The easiest way to differentiate between New Zealand’s large striped marlin and blue marlin is their dorsal fin; a blue has one which is half to two-thirds the length of its body depth, where the striped marlin has a dorsal fin height about the same as its body depth.
In addition, the under jaw of a blue marlin is not as long as that of a stripy. Blue marlins have a wide tail almost identical to black marlin, and their pectorals fold in alongside the body unlike the blacks’ which are rigid. Blue marlins are a brilliant deep metallic blue above, changing abruptly on the sides to bright silver.
Experts believe New Zealand to be the extreme limit of the blue marlin’s range and blue marlin are primarily caught around the north eastern New Zealand coasts in high summer (February-March). These fish average around 200kg, with the largest rod-and-reel capture listed at 461.3kg. Captures of these powerful and dynamic fish have increased in recent seasons, with more boats working further offshore in the blue marlin’s favoured deep water habitat.
Blue Marlin Feeding & Breeding
The diet of a blue marlin is the same as its cousins, and it is particularly keen on large striped bonito. The breeding season of blue marlin has not been firmly fixed and there is evidence of males spending much of the year segregated from females.
Blue Marlin Fishing
Trolling large skirted lures is the usual fishing technique.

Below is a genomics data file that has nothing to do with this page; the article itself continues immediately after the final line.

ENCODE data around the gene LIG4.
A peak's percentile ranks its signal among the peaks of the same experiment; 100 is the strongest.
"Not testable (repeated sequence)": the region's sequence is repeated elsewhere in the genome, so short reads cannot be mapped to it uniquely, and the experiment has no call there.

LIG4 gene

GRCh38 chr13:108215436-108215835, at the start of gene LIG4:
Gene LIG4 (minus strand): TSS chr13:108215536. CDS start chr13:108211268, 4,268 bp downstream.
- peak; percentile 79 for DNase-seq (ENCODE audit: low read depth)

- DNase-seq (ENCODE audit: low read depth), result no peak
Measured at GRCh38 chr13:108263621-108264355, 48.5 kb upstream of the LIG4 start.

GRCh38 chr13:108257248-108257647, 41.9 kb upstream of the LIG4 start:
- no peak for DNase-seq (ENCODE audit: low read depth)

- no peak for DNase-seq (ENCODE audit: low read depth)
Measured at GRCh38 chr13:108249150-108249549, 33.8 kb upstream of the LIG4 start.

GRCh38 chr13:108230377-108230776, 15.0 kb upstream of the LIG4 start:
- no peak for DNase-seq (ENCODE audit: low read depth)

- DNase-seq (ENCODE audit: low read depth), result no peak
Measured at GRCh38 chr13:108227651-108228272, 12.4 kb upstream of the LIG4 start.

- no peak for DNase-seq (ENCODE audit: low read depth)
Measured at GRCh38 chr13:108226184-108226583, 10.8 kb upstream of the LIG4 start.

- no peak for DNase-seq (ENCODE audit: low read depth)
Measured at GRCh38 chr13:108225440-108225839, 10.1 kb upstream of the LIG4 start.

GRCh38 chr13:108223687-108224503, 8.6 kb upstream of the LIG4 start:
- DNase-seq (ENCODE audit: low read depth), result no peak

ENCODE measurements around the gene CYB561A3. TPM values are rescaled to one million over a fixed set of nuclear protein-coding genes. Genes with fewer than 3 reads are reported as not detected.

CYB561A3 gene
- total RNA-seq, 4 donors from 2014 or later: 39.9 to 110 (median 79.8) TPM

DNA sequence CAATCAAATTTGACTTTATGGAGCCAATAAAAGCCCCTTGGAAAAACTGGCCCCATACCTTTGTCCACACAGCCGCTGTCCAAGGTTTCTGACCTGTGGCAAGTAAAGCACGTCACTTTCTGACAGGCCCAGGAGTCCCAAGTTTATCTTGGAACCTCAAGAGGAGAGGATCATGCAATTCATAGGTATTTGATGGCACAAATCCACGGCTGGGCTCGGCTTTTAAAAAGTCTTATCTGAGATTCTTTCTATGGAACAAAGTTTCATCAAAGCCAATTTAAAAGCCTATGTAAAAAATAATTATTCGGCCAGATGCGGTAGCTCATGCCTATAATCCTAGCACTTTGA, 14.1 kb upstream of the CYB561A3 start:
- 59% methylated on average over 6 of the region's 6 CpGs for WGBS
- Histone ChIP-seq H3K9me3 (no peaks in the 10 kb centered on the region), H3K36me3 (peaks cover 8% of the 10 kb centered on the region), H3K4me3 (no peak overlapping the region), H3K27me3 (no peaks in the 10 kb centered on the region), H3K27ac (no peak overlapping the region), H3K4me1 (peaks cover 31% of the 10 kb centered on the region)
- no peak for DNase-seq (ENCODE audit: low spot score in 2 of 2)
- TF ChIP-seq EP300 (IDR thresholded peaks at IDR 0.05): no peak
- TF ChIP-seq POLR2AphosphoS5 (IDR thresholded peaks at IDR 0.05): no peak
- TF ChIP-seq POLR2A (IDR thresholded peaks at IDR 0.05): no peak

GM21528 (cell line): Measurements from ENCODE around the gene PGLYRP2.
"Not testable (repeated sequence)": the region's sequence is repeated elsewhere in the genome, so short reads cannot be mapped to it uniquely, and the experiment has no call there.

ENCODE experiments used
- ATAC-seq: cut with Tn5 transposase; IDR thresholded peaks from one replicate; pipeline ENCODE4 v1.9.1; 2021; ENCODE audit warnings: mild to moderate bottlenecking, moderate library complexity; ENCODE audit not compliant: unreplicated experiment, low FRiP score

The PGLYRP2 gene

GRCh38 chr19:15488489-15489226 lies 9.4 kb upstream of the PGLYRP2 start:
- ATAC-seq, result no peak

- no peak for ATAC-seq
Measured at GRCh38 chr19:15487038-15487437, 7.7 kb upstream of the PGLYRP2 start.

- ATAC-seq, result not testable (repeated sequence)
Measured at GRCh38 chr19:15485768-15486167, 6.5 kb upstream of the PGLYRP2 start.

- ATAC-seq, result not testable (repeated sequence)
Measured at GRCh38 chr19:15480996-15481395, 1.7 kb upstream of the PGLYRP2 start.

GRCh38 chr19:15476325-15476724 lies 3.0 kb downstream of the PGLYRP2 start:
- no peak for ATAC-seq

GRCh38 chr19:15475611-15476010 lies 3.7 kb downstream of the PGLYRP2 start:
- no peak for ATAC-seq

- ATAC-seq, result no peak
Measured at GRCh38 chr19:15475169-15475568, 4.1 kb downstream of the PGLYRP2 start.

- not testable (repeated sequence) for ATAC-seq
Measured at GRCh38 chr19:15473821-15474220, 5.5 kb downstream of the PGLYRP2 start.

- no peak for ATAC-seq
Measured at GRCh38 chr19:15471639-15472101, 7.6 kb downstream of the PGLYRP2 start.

The striped marlin is the most prevalent and the most common of the largest game fish. Striped marlin are brilliantly coloured with vertical pale blue stripes across the body, dark metallic blue on the back fading to silvery white underneath. The high dorsal fin is marked with blue spots. Its slender bill, high dorsal lobe and straight rear edge of the pectoral fin distinguish the striped marlin from its bulkier relatives.
New Zealand striped marlins are the largest in the world and most world records are held in this country, with the Bay of Islands boasting many of them. The weight range of these fish is between 70 and 220 kg and they can grow to a length of four metres. The heaviest striped marlin caught to date is 224.1 kg – the current New Zealand and world record.
Striped Marlin Feeding & Breeding
Striped marlin’s food source is mostly other fishes, large and small, and includes bottom as well as surface fishes. It is thought that the striped marlin of New Zealand spawns in the central South Pacific between Tonga and the Taumotu Archipelago.
Adults arrive in New Zealand waters in summer when the sea temperatures are 19 to 20 degrees Celsius (December to early January for the Northland coast); the prime season for striped marlin begins in January and ends in May when waters have cooled to about 17 to 18 Celsius.
Current fronts can generate a fair bit of action for striped marlin, particularly if the water temperature is to their liking on one side of the current. These current fronts create the right food chain reaction which in turn attracts the bigger predators.